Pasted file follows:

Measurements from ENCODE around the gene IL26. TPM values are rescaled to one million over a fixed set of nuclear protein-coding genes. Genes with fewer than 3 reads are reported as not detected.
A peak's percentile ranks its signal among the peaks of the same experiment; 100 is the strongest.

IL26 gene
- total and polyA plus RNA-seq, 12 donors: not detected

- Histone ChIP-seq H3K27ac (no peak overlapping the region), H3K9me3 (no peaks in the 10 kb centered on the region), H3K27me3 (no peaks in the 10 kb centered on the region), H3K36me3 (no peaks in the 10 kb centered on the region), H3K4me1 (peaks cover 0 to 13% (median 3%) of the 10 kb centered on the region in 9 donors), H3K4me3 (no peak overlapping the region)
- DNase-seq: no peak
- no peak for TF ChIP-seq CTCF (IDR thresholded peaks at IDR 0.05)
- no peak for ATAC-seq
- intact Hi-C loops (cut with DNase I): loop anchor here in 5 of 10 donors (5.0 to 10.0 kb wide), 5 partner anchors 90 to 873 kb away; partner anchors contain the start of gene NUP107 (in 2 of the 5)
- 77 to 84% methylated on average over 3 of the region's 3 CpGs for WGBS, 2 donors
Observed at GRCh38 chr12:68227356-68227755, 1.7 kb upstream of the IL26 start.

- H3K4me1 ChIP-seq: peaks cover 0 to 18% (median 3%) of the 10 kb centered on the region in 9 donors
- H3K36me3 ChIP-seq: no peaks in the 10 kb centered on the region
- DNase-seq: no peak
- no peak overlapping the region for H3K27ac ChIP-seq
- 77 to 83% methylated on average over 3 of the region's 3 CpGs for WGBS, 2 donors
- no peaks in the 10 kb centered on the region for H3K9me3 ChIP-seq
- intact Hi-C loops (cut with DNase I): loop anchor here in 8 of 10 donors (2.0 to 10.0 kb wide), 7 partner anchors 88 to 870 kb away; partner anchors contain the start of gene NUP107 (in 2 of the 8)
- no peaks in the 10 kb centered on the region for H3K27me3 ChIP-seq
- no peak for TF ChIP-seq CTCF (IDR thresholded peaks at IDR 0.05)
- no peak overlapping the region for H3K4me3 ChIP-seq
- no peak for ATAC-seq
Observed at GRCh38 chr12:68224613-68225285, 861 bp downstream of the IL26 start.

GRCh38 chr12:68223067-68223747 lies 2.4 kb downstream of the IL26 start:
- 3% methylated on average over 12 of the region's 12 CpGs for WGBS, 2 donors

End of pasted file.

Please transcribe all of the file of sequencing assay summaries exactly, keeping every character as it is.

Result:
Measurements from ENCODE around the gene IL26. TPM values are rescaled to one million over a fixed set of nuclear protein-coding genes. Genes with fewer than 3 reads are reported as not detected.
A peak's percentile ranks its signal among the peaks of the same experiment; 100 is the strongest.

IL26 gene
- total and polyA plus RNA-seq, 12 donors: not detected

- Histone ChIP-seq H3K27ac (no peak overlapping the region), H3K9me3 (no peaks in the 10 kb centered on the region), H3K27me3 (no peaks in the 10 kb centered on the region), H3K36me3 (no peaks in the 10 kb centered on the region), H3K4me1 (peaks cover 0 to 13% (median 3%) of the 10 kb centered on the region in 9 donors), H3K4me3 (no peak overlapping the region)
- DNase-seq: no peak
- no peak for TF ChIP-seq CTCF (IDR thresholded peaks at IDR 0.05)
- no peak for ATAC-seq
- intact Hi-C loops (cut with DNase I): loop anchor here in 5 of 10 donors (5.0 to 10.0 kb wide), 5 partner anchors 90 to 873 kb away; partner anchors contain the start of gene NUP107 (in 2 of the 5)
- 77 to 84% methylated on average over 3 of the region's 3 CpGs for WGBS, 2 donors
Observed at GRCh38 chr12:68227356-68227755, 1.7 kb upstream of the IL26 start.

- H3K4me1 ChIP-seq: peaks cover 0 to 18% (median 3%) of the 10 kb centered on the region in 9 donors
- H3K36me3 ChIP-seq: no peaks in the 10 kb centered on the region
- DNase-seq: no peak
- no peak overlapping the region for H3K27ac ChIP-seq
- 77 to 83% methylated on average over 3 of the region's 3 CpGs for WGBS, 2 donors
- no peaks in the 10 kb centered on the region for H3K9me3 ChIP-seq
- intact Hi-C loops (cut with DNase I): loop anchor here in 8 of 10 donors (2.0 to 10.0 kb wide), 7 partner anchors 88 to 870 kb away; partner anchors contain the start of gene NUP107 (in 2 of the 8)
- no peaks in the 10 kb centered on the region for H3K27me3 ChIP-seq
- no peak for TF ChIP-seq CTCF (IDR thresholded peaks at IDR 0.05)
- no peak overlapping the region for H3K4me3 ChIP-seq
- no peak for ATAC-seq
Observed at GRCh38 chr12:68224613-68225285, 861 bp downstream of the IL26 start.

GRCh38 chr12:68223067-68223747 lies 2.4 kb downstream of the IL26 start:
- 3% methylated on average over 12 of the region's 12 CpGs for WGBS, 2 donors